Bay Trail and Vallejo: (Never) Mind the Gap

Since 2015, community activists in Vallejo have been fighting a proposal to build a cement factory on the Bay's edge.

The old Sperry Mill on Vallejo’s waterfront is just hundreds of feet from a residential neighborhood. This is the location that is being proposed for the Orcem cement factory and Vallejo Marine Terminal. Photo by Joel Williams


Published: June, 2018


Since 2015, community activists in Vallejo have been fighting a proposal to build a cement factory on the Bay’s edge. Bay Crossings has reported on much of our struggle—and our success—in uncovering the negative impacts of the factory pollution, excessive truck traffic and potential harm to the Bay environment a waterfront cement factory would cause.


Last month, we received a shock when we learned representatives of the Bay Trail are lobbying the cement factory developers for donations.


Public records retrieved under the Freedom of Information Act have revealed talks between Bay Trail, the City of Vallejo and the Orcem cement factory consultant for a possible $380,000 donation from Orcem to close gaps in the Bay and Vine Trail in North Vallejo.


North Vallejo? The proposed cement factory would be in South Vallejo, a low-income neighborhood. But, Bay Trail is seeking a donation from the cement factory for a bike path in more affluent North Vallejo, far from the South Vallejo neighborhood that would suffer from a constant cement grinding operation.


Is this really fair compensation? And is the Bay Trail missing the irony that they are partnering with a waterfront cement factory that would directly prevent them from completing the Bay Trail?


It is unlikely that many residents in South Vallejo would share an enthusiasm for biking to the Napa wine country with our more affluent residents while South Vallejo suffers the negative environmental impacts of a cement factory in their neighborhood.


The records show that the authors of the final environmental impact report have struggled over the years to find a way to compensate for Orcem/VMT eliminating public access to the South Vallejo waterfront. The San Francisco Bay Conservation and Development Commission (BCDC) requires in-lieu mitigation for the loss of public access to the waterfront, and Orcem/VMT has floated a number of ideas that have been shot down by commission staff. A proposed kayak launch ramp at the Vallejo marina proved problematic because the neighborhoods deprived of waterfront access would be geographically separated from the mitigation, and their residents are not likely to be among the users of a kayak launch ramp.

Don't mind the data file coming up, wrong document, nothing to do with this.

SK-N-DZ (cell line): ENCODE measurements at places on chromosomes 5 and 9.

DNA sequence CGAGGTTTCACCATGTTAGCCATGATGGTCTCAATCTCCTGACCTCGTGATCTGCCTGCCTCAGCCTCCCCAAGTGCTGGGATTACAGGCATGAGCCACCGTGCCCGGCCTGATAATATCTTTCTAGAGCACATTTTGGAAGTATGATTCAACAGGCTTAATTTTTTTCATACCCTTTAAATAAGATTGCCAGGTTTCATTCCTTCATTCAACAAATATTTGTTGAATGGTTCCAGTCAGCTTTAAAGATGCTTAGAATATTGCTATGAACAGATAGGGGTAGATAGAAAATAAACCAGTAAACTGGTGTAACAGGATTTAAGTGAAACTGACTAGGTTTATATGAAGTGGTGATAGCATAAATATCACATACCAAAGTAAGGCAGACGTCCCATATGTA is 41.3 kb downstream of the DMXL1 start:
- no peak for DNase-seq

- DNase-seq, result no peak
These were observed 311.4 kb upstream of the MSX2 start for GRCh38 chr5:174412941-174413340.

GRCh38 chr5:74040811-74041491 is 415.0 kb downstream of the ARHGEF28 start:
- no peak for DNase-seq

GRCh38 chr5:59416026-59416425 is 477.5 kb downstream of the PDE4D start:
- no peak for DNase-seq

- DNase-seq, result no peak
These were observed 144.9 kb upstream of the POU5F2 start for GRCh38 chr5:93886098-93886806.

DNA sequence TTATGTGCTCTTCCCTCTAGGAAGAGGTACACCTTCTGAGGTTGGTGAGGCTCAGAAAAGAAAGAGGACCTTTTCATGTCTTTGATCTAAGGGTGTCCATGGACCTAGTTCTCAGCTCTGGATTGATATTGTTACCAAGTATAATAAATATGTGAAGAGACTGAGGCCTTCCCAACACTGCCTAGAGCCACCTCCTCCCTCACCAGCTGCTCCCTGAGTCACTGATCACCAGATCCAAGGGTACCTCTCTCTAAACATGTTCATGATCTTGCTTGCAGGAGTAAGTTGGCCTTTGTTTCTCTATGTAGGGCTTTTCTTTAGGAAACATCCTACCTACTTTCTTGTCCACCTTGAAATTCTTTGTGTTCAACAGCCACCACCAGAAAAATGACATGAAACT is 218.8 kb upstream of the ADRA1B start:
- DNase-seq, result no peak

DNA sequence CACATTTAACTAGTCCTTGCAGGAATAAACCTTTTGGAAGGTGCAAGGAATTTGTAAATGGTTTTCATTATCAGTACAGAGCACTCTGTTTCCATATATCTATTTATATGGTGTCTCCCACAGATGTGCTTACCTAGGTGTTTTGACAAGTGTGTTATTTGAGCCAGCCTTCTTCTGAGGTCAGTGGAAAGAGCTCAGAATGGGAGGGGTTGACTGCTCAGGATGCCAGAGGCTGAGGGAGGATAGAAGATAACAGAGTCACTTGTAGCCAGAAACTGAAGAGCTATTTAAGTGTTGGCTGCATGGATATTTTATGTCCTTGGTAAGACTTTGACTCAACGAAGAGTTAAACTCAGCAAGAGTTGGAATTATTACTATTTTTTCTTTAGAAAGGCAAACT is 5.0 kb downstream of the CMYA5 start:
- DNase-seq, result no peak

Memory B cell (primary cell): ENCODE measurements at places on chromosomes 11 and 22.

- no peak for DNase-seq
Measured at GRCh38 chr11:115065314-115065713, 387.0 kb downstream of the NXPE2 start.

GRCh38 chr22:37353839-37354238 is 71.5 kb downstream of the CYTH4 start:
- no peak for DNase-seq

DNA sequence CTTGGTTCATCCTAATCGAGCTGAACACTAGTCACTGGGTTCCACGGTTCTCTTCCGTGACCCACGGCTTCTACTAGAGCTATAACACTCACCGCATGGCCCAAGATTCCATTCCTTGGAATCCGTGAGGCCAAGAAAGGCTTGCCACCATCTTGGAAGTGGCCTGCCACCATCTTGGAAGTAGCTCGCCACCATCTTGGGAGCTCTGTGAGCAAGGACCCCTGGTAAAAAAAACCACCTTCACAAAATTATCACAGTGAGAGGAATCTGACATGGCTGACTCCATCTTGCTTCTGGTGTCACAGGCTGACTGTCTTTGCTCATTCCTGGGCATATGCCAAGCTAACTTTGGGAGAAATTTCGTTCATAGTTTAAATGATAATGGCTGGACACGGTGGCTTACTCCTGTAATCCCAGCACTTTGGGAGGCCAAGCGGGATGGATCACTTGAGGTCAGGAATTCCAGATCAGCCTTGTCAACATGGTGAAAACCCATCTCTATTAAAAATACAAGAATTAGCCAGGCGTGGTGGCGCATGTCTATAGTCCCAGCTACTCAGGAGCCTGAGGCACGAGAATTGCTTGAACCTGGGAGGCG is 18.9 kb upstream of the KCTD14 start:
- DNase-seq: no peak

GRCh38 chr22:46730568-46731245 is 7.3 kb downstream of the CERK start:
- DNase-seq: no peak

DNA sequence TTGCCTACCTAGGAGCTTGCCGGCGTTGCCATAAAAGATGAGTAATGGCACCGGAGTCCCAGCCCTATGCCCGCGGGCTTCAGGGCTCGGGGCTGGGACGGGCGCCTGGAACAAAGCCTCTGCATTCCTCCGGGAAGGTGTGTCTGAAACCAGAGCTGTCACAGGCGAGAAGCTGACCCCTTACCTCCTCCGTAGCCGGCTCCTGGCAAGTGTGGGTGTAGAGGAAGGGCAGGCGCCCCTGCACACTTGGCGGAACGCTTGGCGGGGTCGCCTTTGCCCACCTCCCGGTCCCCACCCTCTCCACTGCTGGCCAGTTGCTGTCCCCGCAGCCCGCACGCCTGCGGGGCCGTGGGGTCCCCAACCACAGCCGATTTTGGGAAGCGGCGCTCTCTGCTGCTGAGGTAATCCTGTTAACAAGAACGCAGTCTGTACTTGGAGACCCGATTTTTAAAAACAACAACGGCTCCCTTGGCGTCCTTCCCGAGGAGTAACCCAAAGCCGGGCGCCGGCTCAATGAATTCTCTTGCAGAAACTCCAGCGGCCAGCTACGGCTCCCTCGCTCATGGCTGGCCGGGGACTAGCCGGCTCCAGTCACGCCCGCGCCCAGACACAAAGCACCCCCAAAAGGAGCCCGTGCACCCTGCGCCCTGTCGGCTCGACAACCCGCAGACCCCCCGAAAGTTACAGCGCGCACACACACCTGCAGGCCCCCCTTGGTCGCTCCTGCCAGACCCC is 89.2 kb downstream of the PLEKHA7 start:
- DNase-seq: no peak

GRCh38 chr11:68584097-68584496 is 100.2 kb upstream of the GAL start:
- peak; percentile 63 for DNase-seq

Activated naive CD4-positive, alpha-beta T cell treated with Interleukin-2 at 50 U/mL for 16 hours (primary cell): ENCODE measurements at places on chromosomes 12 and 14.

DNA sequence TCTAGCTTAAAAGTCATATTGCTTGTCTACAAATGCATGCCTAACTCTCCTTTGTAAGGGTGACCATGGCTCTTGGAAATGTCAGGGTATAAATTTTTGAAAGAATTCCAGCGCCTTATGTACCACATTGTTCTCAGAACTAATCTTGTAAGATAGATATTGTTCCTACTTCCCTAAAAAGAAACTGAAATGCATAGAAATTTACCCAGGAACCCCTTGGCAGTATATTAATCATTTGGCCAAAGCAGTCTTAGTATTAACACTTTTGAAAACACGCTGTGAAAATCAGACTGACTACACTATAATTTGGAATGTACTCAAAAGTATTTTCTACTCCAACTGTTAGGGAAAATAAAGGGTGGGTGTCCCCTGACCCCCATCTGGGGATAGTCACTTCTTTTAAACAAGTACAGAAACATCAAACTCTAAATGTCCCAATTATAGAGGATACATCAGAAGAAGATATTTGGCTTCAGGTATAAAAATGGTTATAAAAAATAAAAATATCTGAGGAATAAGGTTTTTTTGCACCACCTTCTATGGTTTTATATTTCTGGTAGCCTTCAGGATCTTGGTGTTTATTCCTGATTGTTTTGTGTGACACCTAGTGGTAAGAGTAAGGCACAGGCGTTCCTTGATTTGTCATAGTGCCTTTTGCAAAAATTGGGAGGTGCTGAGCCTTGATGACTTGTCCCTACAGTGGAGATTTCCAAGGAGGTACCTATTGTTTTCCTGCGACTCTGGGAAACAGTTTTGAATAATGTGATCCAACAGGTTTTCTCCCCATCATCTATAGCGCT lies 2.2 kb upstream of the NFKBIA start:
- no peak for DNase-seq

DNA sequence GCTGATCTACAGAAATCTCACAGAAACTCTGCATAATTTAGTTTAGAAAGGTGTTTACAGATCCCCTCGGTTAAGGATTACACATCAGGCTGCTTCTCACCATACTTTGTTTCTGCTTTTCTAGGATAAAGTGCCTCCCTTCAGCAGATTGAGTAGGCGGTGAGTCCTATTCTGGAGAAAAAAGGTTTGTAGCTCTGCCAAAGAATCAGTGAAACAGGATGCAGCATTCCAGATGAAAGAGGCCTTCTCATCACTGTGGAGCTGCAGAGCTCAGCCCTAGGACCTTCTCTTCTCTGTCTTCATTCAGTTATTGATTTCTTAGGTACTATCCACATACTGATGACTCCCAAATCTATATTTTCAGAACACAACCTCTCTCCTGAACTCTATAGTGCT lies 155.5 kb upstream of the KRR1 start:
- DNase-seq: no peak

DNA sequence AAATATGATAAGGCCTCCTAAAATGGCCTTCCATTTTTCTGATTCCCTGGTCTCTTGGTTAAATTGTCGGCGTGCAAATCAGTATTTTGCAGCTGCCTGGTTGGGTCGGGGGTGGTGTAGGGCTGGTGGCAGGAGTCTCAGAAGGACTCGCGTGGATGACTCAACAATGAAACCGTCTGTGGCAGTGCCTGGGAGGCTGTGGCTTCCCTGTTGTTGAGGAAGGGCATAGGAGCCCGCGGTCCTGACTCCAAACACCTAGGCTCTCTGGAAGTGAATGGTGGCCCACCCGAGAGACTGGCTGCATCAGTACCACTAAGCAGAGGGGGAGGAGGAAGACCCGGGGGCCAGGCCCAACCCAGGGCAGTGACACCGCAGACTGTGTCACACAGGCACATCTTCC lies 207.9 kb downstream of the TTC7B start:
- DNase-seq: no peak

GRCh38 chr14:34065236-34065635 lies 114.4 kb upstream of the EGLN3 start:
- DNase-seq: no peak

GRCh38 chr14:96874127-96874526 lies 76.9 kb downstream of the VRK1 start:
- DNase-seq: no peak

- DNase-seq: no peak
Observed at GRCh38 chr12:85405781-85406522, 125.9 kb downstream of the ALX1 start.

It is our hope that once representatives of the Bay Trail organization become aware of the full range of negative impacts and the extent of public opposition to the cement factory proposal, they will reconsider participating in any effort to help mitigate the irreplaceable loss of public access to the South Vallejo waterfront.


Bay Trail’s involvement in mitigation would predictably become part of a corporate public relations effort to sell the ill-conceived Orcem/VMT cement factory project—in effect financing modest trail improvements at a much more significant cost to the health and quality of life of some of our most vulnerable residents over the next half-century.


We regard this as an environmental justice issue, and believe it’s time for local governments, agencies and organizations to give more than lip service to these principles. We urge readers to contact the Bay Trail and ask them to support the residents of Vallejo and reject the proposed Orcem/VMT mitigation.


The Bay Trail organization must understand that grassroots support is worth far more to the trail project over the long term than a one-time corporate donor that would block contiguous waterfront access and harm local neighborhoods for many decades to come.


Peter Brooks is the president of Fresh Air Vallejo. For more information on this subject and how to get involved, visit